This has revolutionised the construction and engineering industries. The need to set up and deliver visual inspections in hazardous areas on bridges, tunnels and large structures has been consigned to history. This often time-consuming, demanding and safety-sensitive task has been replaced by an ability to gather detailed readings and visual references from high or confined spaces, using commercial drones.

    Similarly, drones for Emergency Services and military applications can also take supplies or gather crucial information in places that would be impossible or dangerous for humans to venture. During major disasters, this has saved countless lives across the planet.

    For example, humanitarian aid charity UNICEF has used long-range drones to deliver important medical supplies to remote communities in Malawi in partnership with the government there. This negates the need for risky and expensive plane drops or vehicles travelling on arduous and badly made roads.

    More remote applications for drones

    Not all commercial drones have such ‘lofty’ aims and applications when used to reach remote or complex places. Some of the ways this technology has widened our geographic access and understanding extend downwards!

    There are projects involving the use of sophisticated drone technology to perform diverse tasks in large mining operations. This is the perfect example of when collision tolerant models are invaluable.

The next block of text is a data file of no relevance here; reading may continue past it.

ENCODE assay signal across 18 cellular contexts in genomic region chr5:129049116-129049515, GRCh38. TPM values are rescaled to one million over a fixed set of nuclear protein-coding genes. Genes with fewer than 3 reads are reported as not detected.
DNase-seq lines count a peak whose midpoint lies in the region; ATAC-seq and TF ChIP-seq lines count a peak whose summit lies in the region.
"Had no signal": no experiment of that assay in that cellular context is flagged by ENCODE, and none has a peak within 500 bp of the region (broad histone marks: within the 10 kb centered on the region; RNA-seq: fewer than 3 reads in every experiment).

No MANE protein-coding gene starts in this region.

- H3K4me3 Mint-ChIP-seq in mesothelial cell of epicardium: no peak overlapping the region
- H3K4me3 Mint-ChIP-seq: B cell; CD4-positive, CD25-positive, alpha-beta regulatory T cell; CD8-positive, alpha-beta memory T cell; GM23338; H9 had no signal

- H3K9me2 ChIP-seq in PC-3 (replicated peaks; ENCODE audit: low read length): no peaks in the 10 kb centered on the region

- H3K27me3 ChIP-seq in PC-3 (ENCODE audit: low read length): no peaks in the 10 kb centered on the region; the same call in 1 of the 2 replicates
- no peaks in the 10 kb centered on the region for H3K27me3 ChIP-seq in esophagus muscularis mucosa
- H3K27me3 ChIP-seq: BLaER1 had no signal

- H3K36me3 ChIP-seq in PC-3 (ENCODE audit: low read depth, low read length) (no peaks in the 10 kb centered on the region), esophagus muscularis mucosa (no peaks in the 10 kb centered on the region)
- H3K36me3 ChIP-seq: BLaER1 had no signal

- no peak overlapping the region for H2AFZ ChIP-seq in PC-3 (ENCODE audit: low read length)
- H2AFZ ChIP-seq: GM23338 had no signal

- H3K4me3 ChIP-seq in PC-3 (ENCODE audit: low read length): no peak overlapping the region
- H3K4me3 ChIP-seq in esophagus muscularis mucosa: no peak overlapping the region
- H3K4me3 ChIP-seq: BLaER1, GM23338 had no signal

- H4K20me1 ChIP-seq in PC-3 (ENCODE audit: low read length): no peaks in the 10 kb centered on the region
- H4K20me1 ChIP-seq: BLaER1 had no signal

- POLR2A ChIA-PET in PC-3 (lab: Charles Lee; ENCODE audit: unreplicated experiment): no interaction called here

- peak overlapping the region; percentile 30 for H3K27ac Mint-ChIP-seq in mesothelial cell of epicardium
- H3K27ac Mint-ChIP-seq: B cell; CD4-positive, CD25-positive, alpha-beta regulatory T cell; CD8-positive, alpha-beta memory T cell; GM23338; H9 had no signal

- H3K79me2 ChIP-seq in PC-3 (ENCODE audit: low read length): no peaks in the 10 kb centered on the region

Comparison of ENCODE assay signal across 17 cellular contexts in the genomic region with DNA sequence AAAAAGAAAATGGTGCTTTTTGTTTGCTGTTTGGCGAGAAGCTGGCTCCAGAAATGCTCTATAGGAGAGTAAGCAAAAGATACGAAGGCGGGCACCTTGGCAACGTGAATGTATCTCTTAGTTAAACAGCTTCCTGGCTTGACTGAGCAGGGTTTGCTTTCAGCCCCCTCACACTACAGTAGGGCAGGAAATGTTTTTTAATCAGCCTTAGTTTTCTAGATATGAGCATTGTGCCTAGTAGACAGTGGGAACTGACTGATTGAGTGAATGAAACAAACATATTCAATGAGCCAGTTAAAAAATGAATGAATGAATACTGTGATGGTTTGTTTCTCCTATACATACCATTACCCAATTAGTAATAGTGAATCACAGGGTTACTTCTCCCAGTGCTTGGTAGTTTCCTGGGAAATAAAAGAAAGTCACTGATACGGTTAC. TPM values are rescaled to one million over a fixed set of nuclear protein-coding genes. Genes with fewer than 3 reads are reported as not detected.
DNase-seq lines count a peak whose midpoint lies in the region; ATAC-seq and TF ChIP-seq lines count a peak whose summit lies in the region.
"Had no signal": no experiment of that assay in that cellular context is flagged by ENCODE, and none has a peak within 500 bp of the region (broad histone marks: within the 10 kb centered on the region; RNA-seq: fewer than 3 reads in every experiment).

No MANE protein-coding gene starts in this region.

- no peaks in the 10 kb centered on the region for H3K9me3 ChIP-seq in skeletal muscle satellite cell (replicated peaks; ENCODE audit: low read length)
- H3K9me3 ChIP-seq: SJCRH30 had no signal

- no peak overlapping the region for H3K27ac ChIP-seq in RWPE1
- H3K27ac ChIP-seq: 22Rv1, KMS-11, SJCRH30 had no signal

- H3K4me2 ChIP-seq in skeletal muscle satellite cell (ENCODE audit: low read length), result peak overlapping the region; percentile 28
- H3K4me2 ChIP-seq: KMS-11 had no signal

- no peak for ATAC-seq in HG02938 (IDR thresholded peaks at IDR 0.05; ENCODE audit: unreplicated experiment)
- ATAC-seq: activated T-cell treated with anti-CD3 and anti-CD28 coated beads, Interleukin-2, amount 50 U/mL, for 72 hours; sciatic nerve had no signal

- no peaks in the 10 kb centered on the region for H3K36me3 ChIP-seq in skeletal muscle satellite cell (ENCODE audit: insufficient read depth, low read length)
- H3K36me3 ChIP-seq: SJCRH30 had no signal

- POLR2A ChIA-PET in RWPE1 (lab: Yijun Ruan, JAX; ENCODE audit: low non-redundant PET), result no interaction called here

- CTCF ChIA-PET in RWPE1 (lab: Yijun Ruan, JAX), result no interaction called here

Going underground after extensive excavation can involve considerable danger. Using drones to survey potentially unstable areas of mines can inform future operational planning and risk management.

    Clearly, nimble drones for inspection can penetrate deeper into smaller spaces with minefields, travelling to gather information from underground locations that are impractical for humans or even larger pieces of mine technology.

    Opening up more of the Earth’s eco-system

    Another way the world has become smaller thanks to 360 drone solutions is in the field of conservation.

    There are thousands of animal species threatened with extinction. Mapping their numbers and movements, and getting up close enough to gather key data, flies in the face of many protection issues. Drones can be a vital solution, especially ones equipped with the ability to gather geospatial imagery, enabling them to not only photograph global ecosystems but also track specific species.

    Drone technology is currently being explored by the School of Natural Sciences at Liverpool John Moores University. They have worked on an autonomous drone system that can follow animals in their undisturbed natural environment, relaying important data back to researchers.

    There’s another illustration of drones used in inaccessible places that could surprise you on many levels.

    The Ocean Alliance are currently using specially adapted DJI drones to collect whale mucus.

    Gathering business intelligence from remote locations

    We have previously published insights on the use of drones for surveillance and mapping activities. One of the most widespread applications of these is in the oil, gas and marine sectors.

    Having the ability to safely and remotely collect detailed data from in and around storage tanks, refineries, rigs and ships at sea have been a game changer for these sectors. The offshore use of drones has become ever more ‘far-reaching’ in terms of physical reach and task parameters.